You can see part I here, where I look at Carrier's playing career and his four years as a secondary coach with the Baltimore Ravens. This is the second and final part, where I discuss Carrier's switch to the New York Jets and his future with the Bengals:
To me, Mark Carrier certainly proved that he is a capable and smart secondary coach during his time with the Baltimore Ravens. He certainly has a good amount of experience with the job, and it appeared that he would be on his way up the coaching ladder. It really surprises me that he then took a job as the Defensive Line coach with the Jets in 2010. To explain his motives for the switch, Carrier cited comfort with his former Defensive Coordinator Rex Ryan, along with a chance to step outside his comfort zone:
"This is a chance for me to learn the front end and put the whole defense together and help me with my goal," Carrier said. "It’s stepping out of my box, out of my comfort zone. But it’s a great opportunity for me to grow as a coach, to build my resume, to enhance my career."
"Rex gave me my chance here [in Baltimore], so I feel very comfortable with him," Carrier said. "I can almost 100 percent say I wouldn’t have done this for [just] anybody. It would have to be the right situation and this is the right situation for me."
+Jets: I won't get into too much detail about his time with the Jets (since this was defensive line, not the secondary), but Carrier did an adequate job with his new defensive unit. Carrier worked DE Mike Devito (undrafted) into a solid starter, replacing the once-great Kris Jenkins when Jenkins went down to injury early in September of 2010. Carrier also helped develop Sione Pouha, another powerful run-stopping defensive tackle. Pouha's Pro Football Focus run defense grade of +27.2 was the second best grade for any defensive lineman in the NFL this year. Carrier also oversaw the development of Muhammed Wilkerson, the Jet's 2011 first rounder. Wilkerson tallied the second most snaps of any defensive lineman on the team and (among Jets' circles) is expected to be a breakout player next year.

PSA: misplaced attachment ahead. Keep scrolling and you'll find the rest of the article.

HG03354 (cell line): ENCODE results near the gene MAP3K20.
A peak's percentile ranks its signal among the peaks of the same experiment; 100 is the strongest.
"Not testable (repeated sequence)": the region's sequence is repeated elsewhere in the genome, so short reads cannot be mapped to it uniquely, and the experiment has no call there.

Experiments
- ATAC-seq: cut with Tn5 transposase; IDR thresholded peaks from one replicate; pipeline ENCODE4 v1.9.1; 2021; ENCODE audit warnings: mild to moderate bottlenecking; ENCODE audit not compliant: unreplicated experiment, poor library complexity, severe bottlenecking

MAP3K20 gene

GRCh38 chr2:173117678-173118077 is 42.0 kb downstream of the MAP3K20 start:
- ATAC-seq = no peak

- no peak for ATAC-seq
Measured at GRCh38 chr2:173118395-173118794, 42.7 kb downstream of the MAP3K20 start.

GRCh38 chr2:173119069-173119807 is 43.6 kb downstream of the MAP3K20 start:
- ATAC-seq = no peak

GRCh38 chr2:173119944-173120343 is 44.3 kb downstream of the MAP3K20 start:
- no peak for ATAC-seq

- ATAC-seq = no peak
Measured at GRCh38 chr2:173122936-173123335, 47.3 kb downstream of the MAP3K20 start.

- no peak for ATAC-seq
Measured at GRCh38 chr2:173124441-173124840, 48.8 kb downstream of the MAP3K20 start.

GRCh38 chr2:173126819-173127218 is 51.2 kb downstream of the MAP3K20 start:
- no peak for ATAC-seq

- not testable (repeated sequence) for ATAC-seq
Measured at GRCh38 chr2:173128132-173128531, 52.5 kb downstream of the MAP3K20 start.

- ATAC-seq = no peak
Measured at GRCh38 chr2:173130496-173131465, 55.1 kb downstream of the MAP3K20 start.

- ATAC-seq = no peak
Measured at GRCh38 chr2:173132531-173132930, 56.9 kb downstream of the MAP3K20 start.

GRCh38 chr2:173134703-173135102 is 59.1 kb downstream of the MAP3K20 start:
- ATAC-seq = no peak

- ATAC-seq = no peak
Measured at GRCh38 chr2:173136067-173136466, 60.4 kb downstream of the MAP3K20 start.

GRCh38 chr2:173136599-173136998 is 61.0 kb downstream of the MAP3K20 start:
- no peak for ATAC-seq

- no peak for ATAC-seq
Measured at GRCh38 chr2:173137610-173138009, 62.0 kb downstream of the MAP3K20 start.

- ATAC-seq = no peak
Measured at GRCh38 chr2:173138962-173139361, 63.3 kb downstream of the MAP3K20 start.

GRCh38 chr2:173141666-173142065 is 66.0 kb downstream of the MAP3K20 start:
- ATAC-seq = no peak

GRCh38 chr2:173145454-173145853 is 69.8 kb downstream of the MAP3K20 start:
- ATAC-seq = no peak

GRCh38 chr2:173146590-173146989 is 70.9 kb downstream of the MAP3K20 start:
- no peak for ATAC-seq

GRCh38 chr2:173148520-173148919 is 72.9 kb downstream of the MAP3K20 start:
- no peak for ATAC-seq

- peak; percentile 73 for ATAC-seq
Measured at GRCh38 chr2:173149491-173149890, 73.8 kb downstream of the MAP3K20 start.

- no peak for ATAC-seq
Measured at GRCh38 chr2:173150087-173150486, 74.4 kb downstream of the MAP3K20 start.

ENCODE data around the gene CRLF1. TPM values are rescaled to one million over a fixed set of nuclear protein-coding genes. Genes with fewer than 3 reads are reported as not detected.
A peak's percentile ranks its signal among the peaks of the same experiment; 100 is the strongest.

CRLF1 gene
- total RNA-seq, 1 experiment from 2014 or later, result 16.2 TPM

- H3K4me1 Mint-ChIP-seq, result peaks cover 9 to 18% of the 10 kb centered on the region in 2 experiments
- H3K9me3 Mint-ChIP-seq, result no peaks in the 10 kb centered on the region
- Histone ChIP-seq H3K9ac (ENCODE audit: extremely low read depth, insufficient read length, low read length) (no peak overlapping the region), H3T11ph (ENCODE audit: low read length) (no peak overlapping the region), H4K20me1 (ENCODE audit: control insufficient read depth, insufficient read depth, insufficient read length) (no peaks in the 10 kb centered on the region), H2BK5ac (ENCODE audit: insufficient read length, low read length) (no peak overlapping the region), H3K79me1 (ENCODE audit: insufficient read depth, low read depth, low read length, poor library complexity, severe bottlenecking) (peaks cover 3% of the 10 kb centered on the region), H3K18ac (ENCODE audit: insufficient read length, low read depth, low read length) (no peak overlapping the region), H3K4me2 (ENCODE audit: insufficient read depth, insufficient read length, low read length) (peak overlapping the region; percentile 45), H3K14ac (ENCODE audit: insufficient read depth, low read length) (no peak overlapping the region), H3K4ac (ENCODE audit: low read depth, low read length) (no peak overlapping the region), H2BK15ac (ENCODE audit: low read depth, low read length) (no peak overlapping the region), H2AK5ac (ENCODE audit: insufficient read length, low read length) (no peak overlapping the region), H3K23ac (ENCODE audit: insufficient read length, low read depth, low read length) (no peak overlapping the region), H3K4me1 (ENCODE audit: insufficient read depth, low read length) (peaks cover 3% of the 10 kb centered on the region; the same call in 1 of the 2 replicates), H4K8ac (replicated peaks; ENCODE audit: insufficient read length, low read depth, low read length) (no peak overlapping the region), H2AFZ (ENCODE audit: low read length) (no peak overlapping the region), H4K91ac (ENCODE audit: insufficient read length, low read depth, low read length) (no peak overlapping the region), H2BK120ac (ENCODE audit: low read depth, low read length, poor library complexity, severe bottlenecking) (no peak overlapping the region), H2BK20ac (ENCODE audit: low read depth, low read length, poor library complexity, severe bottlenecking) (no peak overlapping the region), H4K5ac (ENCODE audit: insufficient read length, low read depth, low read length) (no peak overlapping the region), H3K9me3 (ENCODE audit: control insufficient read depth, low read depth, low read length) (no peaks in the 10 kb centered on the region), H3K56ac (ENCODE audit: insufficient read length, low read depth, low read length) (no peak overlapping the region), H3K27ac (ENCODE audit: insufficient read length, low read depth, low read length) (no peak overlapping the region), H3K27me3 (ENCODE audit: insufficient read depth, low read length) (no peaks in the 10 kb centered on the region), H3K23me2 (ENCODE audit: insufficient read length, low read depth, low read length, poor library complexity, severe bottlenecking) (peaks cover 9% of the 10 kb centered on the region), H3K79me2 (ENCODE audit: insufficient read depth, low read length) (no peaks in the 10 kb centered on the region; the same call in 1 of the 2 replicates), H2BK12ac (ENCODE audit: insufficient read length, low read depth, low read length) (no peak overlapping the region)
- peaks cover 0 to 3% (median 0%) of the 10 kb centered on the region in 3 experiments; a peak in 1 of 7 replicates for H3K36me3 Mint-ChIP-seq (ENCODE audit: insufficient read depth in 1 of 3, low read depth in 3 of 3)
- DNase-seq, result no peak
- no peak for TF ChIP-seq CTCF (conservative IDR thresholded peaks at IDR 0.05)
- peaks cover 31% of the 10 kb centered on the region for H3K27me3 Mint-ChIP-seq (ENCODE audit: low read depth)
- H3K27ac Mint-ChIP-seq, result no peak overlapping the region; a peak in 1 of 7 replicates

From what I gathered from the Jets' fans over at Gang Green Nation, the biggest knock on Carrier was that he failed to create much of a pass rush from his defensive line. One writer had this to say about the departure of Carrrier:
Carrier was no doubt a good coach, bringing Mike Devito and Sione Pouha from obscurity into dependably starters, and coaching Muhammad Wilkerson into Shaun Ellis' replacement. However, as good as our line has been historically with stopping the run (there are a few notable exceptions this past season), there hasn't been much pass rush.
Statistically, the Jets finished 3rd in rushing yards allowed per play in 2010, and seventh in 2011. They finished 8th in sacks (40) in 2010 and 17th (35) in 2011. However, using sacks as the only measure of judgment oversimplifies the Jets pass rush problems. In 2011, Pro Football Focus grade only one player on the D-line positively in the pass rush category- Sione Pouha, who had a +0.7 grade (Geno Atkins had a +21.3, for reference).
+Overall: I've come to the conclusion that Mark Carrier is not only a good hire, but a good candidate to become a Defensive Coordinator for the Bengals or any other team. He has extensive experience as both a player and a secondary coach, as well as experience in coaching other units on the defense. He's been tutored by one of the best defensive minds in football (Rex Ryan), and has a very impressive resume.
I'm extremely pleased with this hire, and I'm glad that the Bengals are stocking their coaching staff with possible replacements (e.g. Hue Jackson) when/if Jay Gruden or Mike Zimmer leave for a head coaching opportunity elsewhere.